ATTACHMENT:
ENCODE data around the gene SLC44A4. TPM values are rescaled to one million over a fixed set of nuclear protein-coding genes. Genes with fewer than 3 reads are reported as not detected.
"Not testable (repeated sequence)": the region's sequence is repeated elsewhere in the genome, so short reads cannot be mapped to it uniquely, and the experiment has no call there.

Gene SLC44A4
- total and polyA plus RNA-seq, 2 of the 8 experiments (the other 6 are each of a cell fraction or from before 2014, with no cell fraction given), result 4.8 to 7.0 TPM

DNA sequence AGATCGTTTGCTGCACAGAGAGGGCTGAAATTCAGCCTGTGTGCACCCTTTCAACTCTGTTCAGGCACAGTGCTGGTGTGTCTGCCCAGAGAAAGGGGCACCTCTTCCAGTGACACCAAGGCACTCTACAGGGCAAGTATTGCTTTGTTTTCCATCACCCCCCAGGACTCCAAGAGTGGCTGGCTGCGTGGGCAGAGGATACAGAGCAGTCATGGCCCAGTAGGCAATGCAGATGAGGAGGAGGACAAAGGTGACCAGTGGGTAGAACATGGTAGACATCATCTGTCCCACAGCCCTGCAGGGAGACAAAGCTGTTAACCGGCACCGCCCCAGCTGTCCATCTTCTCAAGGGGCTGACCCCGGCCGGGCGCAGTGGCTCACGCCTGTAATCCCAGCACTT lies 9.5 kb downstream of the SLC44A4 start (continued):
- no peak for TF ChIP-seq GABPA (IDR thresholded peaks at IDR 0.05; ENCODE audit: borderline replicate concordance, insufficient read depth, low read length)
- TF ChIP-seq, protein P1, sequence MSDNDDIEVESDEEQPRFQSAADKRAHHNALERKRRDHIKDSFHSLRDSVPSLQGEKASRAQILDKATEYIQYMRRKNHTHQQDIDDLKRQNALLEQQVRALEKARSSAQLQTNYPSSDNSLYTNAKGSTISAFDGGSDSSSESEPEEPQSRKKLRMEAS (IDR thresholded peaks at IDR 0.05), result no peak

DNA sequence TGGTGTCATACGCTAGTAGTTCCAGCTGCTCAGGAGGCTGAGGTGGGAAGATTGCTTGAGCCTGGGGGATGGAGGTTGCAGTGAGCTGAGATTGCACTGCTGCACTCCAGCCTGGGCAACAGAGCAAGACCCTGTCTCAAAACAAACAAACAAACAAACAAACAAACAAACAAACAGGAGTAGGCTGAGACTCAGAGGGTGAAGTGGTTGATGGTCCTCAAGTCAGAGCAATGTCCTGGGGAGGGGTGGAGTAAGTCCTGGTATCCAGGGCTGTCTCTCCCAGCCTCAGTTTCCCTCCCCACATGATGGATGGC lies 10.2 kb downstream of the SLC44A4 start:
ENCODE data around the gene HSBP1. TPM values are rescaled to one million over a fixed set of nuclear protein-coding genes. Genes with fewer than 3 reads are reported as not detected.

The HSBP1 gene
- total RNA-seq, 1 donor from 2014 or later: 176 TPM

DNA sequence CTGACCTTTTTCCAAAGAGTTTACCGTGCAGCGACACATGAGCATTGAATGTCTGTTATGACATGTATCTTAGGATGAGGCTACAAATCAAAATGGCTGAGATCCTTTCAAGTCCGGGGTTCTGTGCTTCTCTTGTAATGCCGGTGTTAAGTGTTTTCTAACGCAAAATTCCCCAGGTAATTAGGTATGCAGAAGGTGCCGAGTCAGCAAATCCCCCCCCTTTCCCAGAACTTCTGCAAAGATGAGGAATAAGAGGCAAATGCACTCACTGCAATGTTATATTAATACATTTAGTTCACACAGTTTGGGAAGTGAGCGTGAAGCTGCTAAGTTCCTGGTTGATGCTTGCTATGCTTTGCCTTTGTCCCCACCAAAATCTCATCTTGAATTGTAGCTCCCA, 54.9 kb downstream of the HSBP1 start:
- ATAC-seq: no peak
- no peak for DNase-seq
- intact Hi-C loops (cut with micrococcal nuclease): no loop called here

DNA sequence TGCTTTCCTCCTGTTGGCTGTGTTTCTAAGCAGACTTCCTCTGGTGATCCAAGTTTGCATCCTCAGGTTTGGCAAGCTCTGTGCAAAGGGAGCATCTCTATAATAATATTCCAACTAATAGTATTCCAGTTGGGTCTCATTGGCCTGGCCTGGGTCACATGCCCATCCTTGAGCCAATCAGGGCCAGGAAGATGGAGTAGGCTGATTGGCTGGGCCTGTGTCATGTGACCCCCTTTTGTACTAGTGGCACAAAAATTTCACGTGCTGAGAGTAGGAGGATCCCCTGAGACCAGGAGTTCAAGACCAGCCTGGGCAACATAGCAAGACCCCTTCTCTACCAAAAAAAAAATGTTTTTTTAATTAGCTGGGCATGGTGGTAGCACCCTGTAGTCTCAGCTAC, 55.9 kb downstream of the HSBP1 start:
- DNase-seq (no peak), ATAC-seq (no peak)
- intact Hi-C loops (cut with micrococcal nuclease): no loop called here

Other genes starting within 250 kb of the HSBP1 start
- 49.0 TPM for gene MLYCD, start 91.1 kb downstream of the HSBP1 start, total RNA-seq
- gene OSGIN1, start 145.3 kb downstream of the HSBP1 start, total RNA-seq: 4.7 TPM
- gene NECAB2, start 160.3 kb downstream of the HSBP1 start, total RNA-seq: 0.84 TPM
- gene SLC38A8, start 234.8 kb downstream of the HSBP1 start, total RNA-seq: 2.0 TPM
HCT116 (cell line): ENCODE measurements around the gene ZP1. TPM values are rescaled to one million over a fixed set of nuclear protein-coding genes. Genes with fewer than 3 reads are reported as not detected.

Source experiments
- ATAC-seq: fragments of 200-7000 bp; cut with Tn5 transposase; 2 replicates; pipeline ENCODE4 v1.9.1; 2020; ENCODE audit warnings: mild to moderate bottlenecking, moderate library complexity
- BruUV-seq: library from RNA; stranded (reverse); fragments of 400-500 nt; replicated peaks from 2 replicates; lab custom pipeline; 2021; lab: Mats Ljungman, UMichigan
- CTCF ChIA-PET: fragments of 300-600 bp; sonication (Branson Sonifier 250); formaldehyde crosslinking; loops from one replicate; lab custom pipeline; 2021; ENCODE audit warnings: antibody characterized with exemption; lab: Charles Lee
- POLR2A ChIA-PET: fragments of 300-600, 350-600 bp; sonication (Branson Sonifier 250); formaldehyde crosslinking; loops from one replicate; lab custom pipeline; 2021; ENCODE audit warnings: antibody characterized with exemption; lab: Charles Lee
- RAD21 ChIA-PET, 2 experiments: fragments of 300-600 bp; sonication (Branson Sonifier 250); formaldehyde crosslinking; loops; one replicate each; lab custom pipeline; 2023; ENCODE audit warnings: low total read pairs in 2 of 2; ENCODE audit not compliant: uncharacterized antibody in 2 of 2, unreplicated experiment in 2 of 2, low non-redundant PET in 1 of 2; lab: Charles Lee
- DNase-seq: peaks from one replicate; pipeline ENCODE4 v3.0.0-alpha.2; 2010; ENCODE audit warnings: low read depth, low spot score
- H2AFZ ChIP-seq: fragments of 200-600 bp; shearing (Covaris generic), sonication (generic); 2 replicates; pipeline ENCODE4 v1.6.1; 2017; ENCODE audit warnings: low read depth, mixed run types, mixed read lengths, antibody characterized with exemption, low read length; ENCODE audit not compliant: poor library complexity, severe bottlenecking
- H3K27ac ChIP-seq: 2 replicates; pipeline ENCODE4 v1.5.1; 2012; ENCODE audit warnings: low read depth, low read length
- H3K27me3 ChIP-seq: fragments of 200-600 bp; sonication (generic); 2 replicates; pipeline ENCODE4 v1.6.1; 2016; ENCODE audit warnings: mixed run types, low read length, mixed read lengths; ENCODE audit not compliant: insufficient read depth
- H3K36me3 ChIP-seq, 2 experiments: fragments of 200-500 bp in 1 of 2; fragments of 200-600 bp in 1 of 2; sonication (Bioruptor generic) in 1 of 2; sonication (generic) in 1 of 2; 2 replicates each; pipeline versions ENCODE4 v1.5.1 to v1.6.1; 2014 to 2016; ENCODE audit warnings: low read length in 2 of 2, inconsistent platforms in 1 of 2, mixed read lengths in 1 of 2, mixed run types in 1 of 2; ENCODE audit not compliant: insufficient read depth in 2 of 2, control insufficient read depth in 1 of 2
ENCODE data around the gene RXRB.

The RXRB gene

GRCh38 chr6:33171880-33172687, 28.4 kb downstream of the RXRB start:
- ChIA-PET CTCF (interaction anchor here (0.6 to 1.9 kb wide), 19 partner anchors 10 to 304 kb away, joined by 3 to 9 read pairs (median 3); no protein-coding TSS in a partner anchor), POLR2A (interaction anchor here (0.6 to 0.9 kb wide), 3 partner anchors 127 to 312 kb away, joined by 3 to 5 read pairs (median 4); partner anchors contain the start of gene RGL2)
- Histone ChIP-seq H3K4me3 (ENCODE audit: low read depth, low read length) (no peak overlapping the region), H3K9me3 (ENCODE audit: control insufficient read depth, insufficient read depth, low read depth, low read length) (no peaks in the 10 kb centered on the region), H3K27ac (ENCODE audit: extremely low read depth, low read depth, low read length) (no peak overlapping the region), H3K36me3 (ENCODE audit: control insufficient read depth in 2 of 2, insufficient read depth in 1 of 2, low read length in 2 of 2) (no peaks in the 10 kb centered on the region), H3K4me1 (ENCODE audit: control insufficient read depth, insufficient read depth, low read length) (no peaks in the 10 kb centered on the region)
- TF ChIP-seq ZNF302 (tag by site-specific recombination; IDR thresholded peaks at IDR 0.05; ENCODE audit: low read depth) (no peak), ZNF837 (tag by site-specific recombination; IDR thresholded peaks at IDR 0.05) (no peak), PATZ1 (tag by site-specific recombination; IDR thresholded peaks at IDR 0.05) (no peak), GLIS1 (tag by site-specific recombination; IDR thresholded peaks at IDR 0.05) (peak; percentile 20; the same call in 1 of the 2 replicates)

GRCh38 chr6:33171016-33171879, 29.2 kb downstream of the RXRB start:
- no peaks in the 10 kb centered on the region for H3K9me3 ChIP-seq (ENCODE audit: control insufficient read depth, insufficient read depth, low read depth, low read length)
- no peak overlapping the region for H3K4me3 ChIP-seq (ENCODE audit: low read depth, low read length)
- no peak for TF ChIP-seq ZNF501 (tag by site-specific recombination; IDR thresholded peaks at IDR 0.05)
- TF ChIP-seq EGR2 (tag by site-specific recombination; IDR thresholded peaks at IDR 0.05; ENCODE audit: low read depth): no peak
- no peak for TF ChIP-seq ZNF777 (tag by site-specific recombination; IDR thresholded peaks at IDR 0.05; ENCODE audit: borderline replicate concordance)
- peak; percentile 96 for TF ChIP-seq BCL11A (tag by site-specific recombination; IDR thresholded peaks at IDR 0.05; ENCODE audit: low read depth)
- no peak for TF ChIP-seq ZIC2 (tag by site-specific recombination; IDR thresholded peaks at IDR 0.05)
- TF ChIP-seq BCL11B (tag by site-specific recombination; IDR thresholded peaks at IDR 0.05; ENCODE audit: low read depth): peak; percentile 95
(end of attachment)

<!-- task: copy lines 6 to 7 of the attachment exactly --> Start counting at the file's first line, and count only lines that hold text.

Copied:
- no peak for TF ChIP-seq GABPA (IDR thresholded peaks at IDR 0.05; ENCODE audit: borderline replicate concordance, insufficient read depth, low read length)
- TF ChIP-seq, protein P1, sequence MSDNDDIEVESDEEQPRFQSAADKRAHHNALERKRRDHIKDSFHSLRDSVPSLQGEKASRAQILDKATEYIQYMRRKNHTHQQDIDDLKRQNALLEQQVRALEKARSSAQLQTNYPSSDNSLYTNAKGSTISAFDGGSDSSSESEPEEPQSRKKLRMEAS (IDR thresholded peaks at IDR 0.05), result no peak